(Thor I#297 (fb)) - At some point, Odin appeared before Mime, telling him only a man who had never known fear could forge needful anew. 


(Thor I#297 (fb)) - Raised by Mime, Siegfried grew up straight, tall, and strong.

(Thor I#298 (fb) - BTS) - A quarrelsome dwarf (Mime?) told Siegfried he knew what what birds were saying in song and that men might find the meaning. 

(Thor I#297 (fb) - BTS) - Siegfried repeatedly shattered the swords Mime forged for him.siegfried-thorincarnation-bear_punch.jpg

(Thor I#297 (fb)) - Wrestling an immense bear, Siegfried shattered the wall of his and Mime's hut, surprising Mime as he forged a new sword. Siegfried teased the terrified "old Mime," telling he had brought the bear to see his new sword or to speed Mime along if he was not yet done. Begging Siegfried not to let the bear near him, Mime assured Siegfried the sword was done, after which Siegfried defeated the bear (stunning it before planning to carry it back to the woods). When Mime asked why Siegfried brought live bears to him, Siegfried told him it was for want of better company than Mime. Ignoring Mime's advice that he should show more honor to the one who brought him up by hand, Siegfried instead insisted to see the sword.

    Though Mime proudly displayed the razor-sharp sword, Siegfried considered its steel untrue after he shattered it by striking its flat against Mime's anvil. Siegfried angrily grabbed Mime and accused him as a bungler planning to use him for some undivined purpose, Mime insisted he loved Siegfried as if he were his own son. To prove this, Mime showed Siegfried the shattered Needful, telling its origins and that no mere mortal would be able to defeat it when it was welded together again. Siegfried asked Mime to tell him more of his parents, but Mime knew nothing more.siegfried-thor-finishing_needful.jpg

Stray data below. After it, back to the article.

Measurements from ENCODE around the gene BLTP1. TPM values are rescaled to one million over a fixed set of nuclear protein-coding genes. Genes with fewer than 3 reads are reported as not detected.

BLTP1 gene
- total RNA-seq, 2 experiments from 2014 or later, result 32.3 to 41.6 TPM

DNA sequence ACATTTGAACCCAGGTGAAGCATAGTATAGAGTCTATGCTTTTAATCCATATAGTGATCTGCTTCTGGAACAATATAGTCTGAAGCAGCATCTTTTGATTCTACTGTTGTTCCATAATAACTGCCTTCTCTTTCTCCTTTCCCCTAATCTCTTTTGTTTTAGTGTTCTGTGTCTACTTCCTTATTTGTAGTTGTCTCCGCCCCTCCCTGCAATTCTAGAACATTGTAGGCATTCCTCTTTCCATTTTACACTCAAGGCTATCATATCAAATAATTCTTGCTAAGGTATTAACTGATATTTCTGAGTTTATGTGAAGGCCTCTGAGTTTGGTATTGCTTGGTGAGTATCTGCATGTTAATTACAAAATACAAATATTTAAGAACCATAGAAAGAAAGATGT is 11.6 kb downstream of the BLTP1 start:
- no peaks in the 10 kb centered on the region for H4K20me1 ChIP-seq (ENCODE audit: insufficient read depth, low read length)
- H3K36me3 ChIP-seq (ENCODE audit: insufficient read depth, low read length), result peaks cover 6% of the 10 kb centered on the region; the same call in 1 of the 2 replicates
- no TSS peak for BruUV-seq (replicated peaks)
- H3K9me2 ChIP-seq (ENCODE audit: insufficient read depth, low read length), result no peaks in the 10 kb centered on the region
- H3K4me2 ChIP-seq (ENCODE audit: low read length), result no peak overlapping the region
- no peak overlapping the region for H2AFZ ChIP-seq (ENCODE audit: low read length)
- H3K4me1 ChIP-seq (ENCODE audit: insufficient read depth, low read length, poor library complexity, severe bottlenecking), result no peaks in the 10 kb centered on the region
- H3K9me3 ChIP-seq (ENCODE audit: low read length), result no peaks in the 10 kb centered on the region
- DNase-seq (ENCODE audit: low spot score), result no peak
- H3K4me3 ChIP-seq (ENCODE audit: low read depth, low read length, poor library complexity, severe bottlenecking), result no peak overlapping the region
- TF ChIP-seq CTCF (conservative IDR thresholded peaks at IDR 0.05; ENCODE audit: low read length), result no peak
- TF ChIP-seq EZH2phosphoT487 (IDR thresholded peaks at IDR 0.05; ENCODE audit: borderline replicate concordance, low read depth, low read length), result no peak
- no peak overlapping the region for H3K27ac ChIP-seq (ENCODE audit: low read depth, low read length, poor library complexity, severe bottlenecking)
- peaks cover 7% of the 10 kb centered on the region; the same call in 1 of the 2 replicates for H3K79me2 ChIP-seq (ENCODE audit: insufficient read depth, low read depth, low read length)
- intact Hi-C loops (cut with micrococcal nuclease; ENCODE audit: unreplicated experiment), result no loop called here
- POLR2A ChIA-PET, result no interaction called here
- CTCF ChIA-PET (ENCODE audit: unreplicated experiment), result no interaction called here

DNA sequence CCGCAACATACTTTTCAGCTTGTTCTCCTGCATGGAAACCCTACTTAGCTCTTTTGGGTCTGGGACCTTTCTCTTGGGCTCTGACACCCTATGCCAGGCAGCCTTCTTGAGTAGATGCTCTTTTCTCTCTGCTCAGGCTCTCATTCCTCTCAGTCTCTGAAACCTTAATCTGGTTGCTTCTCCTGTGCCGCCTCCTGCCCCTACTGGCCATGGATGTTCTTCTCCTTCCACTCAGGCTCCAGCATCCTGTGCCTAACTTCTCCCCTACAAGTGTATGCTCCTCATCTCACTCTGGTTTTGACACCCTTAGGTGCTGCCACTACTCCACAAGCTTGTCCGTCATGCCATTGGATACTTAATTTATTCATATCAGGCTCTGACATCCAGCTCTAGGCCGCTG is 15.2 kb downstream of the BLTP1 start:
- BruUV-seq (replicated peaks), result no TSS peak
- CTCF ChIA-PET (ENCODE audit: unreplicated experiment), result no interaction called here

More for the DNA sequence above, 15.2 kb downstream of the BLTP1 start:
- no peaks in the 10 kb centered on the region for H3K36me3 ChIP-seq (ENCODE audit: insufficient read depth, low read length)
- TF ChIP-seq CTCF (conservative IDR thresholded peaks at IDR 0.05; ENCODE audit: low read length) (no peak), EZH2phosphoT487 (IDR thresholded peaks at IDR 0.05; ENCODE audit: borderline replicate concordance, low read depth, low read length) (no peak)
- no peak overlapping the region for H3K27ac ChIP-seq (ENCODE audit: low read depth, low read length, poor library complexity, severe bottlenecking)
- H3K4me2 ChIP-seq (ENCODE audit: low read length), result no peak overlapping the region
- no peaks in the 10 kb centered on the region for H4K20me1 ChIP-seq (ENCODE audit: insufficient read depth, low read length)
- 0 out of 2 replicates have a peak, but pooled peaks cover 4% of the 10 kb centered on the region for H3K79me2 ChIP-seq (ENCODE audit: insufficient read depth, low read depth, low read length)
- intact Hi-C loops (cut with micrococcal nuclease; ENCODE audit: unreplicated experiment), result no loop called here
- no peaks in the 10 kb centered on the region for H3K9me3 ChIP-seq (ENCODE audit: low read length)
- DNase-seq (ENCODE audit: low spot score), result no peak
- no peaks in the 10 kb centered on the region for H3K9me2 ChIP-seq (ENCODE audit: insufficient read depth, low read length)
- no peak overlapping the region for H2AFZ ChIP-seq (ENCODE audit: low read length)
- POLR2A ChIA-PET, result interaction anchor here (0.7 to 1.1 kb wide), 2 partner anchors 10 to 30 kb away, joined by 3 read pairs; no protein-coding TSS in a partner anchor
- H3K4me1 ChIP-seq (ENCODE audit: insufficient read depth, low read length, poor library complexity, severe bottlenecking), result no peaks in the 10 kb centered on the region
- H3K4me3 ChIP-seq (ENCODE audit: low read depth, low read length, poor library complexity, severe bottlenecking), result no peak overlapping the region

Rather than be appreciative, Siegfried insisted Mime immediately reforge his rightful sword, which he accused Mime of keeping from him all these years. As Mime melted the sword in the forge, he asked why the urgency, and Siegfried told him he had decided to leave Mime's hovel forever.

    Needing Siegfried to obtain the Nibelung treasure, Mime nonetheless continued to forge the sword, but when he shattered the sword anew while trying to hammer into shape, Siegfried angrily announced that Mime could not be trusted to the task, and that he would forge it himself. Though Mime reminded Siegfried that he had never learned swordsmanship, Siegfried said he could not know less than Mime, it seemed, and instructed Mime to stay and advise him.

    Recalling Odin's instructions, Mime realized Siegfried had likely never known fear, and he plotted anew. After Siegfried had completed re-forging Needful and demonstrating its strength, Mime told Siegfried he had everything he needed to be a warrior, except one thing he had neglected to teach him before: he needed to learn fear, without which he would never be a mighty warrior. Siegfried was eager to learn, and Mime advised him that the dragon Fafnir could teach him if they journeyed to his Hate-Cavern, which was due east of their home. 

(Thor I#297 (fb) - BTS / Thor I#298 (fb) - BTS) - Mime prepared food and drink for their journey, including some poisoned wine, prior to their departure.

(Thor I#297 (fb)) - As they approached the cavern, they glimpsed the fleeing Alberich, who had fled when Fafnir emerged from his cavern, spewing flames. As Fafnir approached, the terrified Mime advised Siegfried that he would swiftly learn fear by looking into Fafnir's eyes.
    Fafnir agreed that he would teach Siegfried Mime's lesson, but that Siegfried would not live long enough to profit from it. siegfried-thorincarnation-charging.jpg

(Thor I#298 (fb)) - A terrified Mime blurted out that the dragon's heart was in the same place as in any other beast before fleeing to seek shelter. As Siegfried knelt to pay homage to Needful, a bird alighted upon Siegfried's shoulder and sang fervently. Recalling a notation that men could learn what birds were singing, Siegfried felt certain the bird was trying to tell him something; and Fafnir told him that it sang his death-song, his reward for seeing in his Hate-Cavern lair. As he struck Siegfried with his tail, Fafnir assured him he would not keep that reward from him much longer. Fafnir wrapped his tail around Siegfried's waist, but Siegfried slashed the tail with Needful, noting he sought not death, but another prize to make his victory ever sweet.